1. The Defendant corporation, New York Central & Hudson River Railroad Co. (Defendant), together with a managing agent within the corporation, were convicted of violating a federal law prohibiting the payment of rebates. Specifically, the corporation was prosecuted for the payment of rebates to the American Sugar Refining Company arising out of shipments of sugar from New York to Detroit. The Defendant was prosecuted under the “Elkins Act”, 32 Stat. 847, which held a corporation criminally liable for unlawful acts of its agents.
1. Is a corporation criminally responsible for the unlawful acts of its agent acting within the scope of authority conferred upon them by the corporation?
1. We see no reason why a corporation cannot be imputed with the knowledge of unlawful conduct by its agents acting within the scope of their designated authority, which actions accrue to the profit of the corporation. It is well established that corporations may, as a corporate entity, be held responsible for damages in a torts action. In these cases, liability is not imputed to the corporation because it itself participated in the tortuous conduct, but because the tortuous conduct was done for the benefit of the corporation. Neither, then, can the criminal law close its eyes to the way business is conducted today. If corporations are permitted to continue with prosecutorial immunity for their actions, it would undermine virtually the only way the government can control and correct its abuses.
2. This important case took away
alf of the corporation to handle the particular business.
1. Is a corporation criminally liable for the unlawful actions of its employees acting within the scope of authority delegated to them by the corporation?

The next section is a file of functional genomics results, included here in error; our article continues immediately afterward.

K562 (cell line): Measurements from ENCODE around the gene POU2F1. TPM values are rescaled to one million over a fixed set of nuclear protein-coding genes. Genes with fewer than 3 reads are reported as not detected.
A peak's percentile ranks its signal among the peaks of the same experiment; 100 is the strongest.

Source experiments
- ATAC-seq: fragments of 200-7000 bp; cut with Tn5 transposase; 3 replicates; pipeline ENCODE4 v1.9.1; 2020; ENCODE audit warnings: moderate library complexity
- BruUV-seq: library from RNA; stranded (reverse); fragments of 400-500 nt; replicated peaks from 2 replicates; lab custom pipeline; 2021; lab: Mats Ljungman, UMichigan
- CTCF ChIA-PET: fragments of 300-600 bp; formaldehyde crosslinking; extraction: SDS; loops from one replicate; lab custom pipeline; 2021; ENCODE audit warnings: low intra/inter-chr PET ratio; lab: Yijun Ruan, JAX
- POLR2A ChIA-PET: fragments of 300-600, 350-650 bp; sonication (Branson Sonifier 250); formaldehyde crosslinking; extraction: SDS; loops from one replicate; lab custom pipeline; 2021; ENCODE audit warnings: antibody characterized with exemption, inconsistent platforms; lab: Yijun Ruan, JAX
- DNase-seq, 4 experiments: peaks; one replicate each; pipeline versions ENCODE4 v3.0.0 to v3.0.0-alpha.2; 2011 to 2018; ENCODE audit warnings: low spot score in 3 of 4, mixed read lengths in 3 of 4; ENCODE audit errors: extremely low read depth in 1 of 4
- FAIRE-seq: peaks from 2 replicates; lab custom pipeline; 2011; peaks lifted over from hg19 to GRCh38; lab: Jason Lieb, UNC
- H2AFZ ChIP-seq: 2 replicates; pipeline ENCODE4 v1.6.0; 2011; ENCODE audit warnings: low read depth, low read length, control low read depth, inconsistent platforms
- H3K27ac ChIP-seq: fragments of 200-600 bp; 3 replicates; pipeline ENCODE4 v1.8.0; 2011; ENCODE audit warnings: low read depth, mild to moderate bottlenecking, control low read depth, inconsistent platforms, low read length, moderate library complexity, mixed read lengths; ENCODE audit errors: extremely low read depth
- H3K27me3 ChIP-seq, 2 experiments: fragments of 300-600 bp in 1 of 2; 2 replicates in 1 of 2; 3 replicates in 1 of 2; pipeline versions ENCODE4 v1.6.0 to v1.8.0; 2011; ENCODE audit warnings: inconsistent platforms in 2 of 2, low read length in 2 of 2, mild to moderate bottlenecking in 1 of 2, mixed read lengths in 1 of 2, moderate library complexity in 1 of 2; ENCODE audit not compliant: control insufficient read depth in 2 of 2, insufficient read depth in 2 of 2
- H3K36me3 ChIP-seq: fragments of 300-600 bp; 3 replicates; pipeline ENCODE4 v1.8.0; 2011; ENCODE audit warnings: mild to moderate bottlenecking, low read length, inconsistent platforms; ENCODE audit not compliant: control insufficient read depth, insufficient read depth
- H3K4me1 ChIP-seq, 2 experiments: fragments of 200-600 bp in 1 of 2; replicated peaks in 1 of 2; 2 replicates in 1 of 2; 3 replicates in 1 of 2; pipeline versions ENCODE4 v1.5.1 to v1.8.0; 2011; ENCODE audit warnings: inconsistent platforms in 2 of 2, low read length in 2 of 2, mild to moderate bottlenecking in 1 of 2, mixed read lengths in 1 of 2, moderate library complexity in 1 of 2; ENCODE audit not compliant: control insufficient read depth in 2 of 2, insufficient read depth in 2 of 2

1. Where a corporation has placed an employee in a position where he has authority to act for the corporation in the particular corporate business that is the subject of criminal prosecution, the corporation is itself liable for the violation of law. The title of an individual within a corporation should not be determinative of criminal responsibility. In fact, many low-level employees are entrusted with the responsibility of the everyday operations of the corporation. In this particular case, the disbursal of funds from the corporation to a state banking officials can be presumed to be a corporate act, as the individuals employees themselves could not be expected to bribe the officials out of their own pocket.
2. This case broadens the ambit of criminal responsibility for corporations to include liability for actions taken by non-managerial agents within the corporation. It recognizes the reality that many low-level employees have broad responsibilities to act on behalf of the corporation on a daily basis, while officers and directors are frequently less engaged in the corporation’s day-to-day activities.
1. The quantum of proof necessary to sustain the conviction of a corporation for the acts of its agents is sufficiently met if it is shown that the corporation has placed the agent in a position where he has enough authority and responsibility to act for and in behalf of the corporation in handling the particular corporate business, operation or project in which he was engaged at the time he committed a criminal act.
VI. People v. Lessoff & Berger